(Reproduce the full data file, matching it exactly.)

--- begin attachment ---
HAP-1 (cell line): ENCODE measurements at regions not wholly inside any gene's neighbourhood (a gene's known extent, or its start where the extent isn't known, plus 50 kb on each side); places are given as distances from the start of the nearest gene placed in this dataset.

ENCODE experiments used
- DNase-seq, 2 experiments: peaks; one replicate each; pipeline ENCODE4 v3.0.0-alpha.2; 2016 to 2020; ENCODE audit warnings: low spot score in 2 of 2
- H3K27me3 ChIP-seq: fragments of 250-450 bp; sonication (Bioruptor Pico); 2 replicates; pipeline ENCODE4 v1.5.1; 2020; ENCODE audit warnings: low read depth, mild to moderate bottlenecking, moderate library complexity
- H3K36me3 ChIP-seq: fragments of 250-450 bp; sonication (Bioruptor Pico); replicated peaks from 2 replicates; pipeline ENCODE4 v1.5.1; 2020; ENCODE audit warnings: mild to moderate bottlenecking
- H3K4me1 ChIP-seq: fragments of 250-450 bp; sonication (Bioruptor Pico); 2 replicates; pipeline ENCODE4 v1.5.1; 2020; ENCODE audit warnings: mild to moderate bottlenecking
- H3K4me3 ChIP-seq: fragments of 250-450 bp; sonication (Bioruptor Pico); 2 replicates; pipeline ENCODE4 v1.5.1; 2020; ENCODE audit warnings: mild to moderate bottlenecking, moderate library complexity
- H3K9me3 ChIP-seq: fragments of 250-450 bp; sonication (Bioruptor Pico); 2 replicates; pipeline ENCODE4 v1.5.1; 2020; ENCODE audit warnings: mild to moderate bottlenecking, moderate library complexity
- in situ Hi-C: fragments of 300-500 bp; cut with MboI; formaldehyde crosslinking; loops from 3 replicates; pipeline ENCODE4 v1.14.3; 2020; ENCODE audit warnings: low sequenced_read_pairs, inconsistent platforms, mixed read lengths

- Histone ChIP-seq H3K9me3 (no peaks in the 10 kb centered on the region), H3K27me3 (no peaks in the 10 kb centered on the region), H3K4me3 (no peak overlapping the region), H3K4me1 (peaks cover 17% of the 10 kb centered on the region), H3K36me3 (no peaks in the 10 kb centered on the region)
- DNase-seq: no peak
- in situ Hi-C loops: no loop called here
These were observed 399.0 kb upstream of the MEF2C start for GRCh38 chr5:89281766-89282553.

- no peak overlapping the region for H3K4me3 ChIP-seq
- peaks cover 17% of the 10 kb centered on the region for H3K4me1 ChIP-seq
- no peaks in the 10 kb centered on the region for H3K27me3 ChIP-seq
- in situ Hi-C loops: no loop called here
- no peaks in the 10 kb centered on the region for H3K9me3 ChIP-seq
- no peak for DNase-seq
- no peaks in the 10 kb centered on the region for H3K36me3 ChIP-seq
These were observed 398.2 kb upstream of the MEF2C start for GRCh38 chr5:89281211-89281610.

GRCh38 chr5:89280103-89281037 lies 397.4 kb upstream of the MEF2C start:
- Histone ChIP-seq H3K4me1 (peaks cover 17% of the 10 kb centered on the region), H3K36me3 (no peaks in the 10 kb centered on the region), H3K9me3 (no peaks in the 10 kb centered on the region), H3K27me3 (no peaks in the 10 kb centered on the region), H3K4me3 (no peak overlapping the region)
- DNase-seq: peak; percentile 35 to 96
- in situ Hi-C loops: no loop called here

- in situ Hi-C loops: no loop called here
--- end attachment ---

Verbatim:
HAP-1 (cell line): ENCODE measurements at regions not wholly inside any gene's neighbourhood (a gene's known extent, or its start where the extent isn't known, plus 50 kb on each side); places are given as distances from the start of the nearest gene placed in this dataset.

ENCODE experiments used
- DNase-seq, 2 experiments: peaks; one replicate each; pipeline ENCODE4 v3.0.0-alpha.2; 2016 to 2020; ENCODE audit warnings: low spot score in 2 of 2
- H3K27me3 ChIP-seq: fragments of 250-450 bp; sonication (Bioruptor Pico); 2 replicates; pipeline ENCODE4 v1.5.1; 2020; ENCODE audit warnings: low read depth, mild to moderate bottlenecking, moderate library complexity
- H3K36me3 ChIP-seq: fragments of 250-450 bp; sonication (Bioruptor Pico); replicated peaks from 2 replicates; pipeline ENCODE4 v1.5.1; 2020; ENCODE audit warnings: mild to moderate bottlenecking
- H3K4me1 ChIP-seq: fragments of 250-450 bp; sonication (Bioruptor Pico); 2 replicates; pipeline ENCODE4 v1.5.1; 2020; ENCODE audit warnings: mild to moderate bottlenecking
- H3K4me3 ChIP-seq: fragments of 250-450 bp; sonication (Bioruptor Pico); 2 replicates; pipeline ENCODE4 v1.5.1; 2020; ENCODE audit warnings: mild to moderate bottlenecking, moderate library complexity
- H3K9me3 ChIP-seq: fragments of 250-450 bp; sonication (Bioruptor Pico); 2 replicates; pipeline ENCODE4 v1.5.1; 2020; ENCODE audit warnings: mild to moderate bottlenecking, moderate library complexity
- in situ Hi-C: fragments of 300-500 bp; cut with MboI; formaldehyde crosslinking; loops from 3 replicates; pipeline ENCODE4 v1.14.3; 2020; ENCODE audit warnings: low sequenced_read_pairs, inconsistent platforms, mixed read lengths

- Histone ChIP-seq H3K9me3 (no peaks in the 10 kb centered on the region), H3K27me3 (no peaks in the 10 kb centered on the region), H3K4me3 (no peak overlapping the region), H3K4me1 (peaks cover 17% of the 10 kb centered on the region), H3K36me3 (no peaks in the 10 kb centered on the region)
- DNase-seq: no peak
- in situ Hi-C loops: no loop called here
These were observed 399.0 kb upstream of the MEF2C start for GRCh38 chr5:89281766-89282553.

- no peak overlapping the region for H3K4me3 ChIP-seq
- peaks cover 17% of the 10 kb centered on the region for H3K4me1 ChIP-seq
- no peaks in the 10 kb centered on the region for H3K27me3 ChIP-seq
- in situ Hi-C loops: no loop called here
- no peaks in the 10 kb centered on the region for H3K9me3 ChIP-seq
- no peak for DNase-seq
- no peaks in the 10 kb centered on the region for H3K36me3 ChIP-seq
These were observed 398.2 kb upstream of the MEF2C start for GRCh38 chr5:89281211-89281610.

GRCh38 chr5:89280103-89281037 lies 397.4 kb upstream of the MEF2C start:
- Histone ChIP-seq H3K4me1 (peaks cover 17% of the 10 kb centered on the region), H3K36me3 (no peaks in the 10 kb centered on the region), H3K9me3 (no peaks in the 10 kb centered on the region), H3K27me3 (no peaks in the 10 kb centered on the region), H3K4me3 (no peak overlapping the region)
- DNase-seq: peak; percentile 35 to 96
- in situ Hi-C loops: no loop called here

- in situ Hi-C loops: no loop called here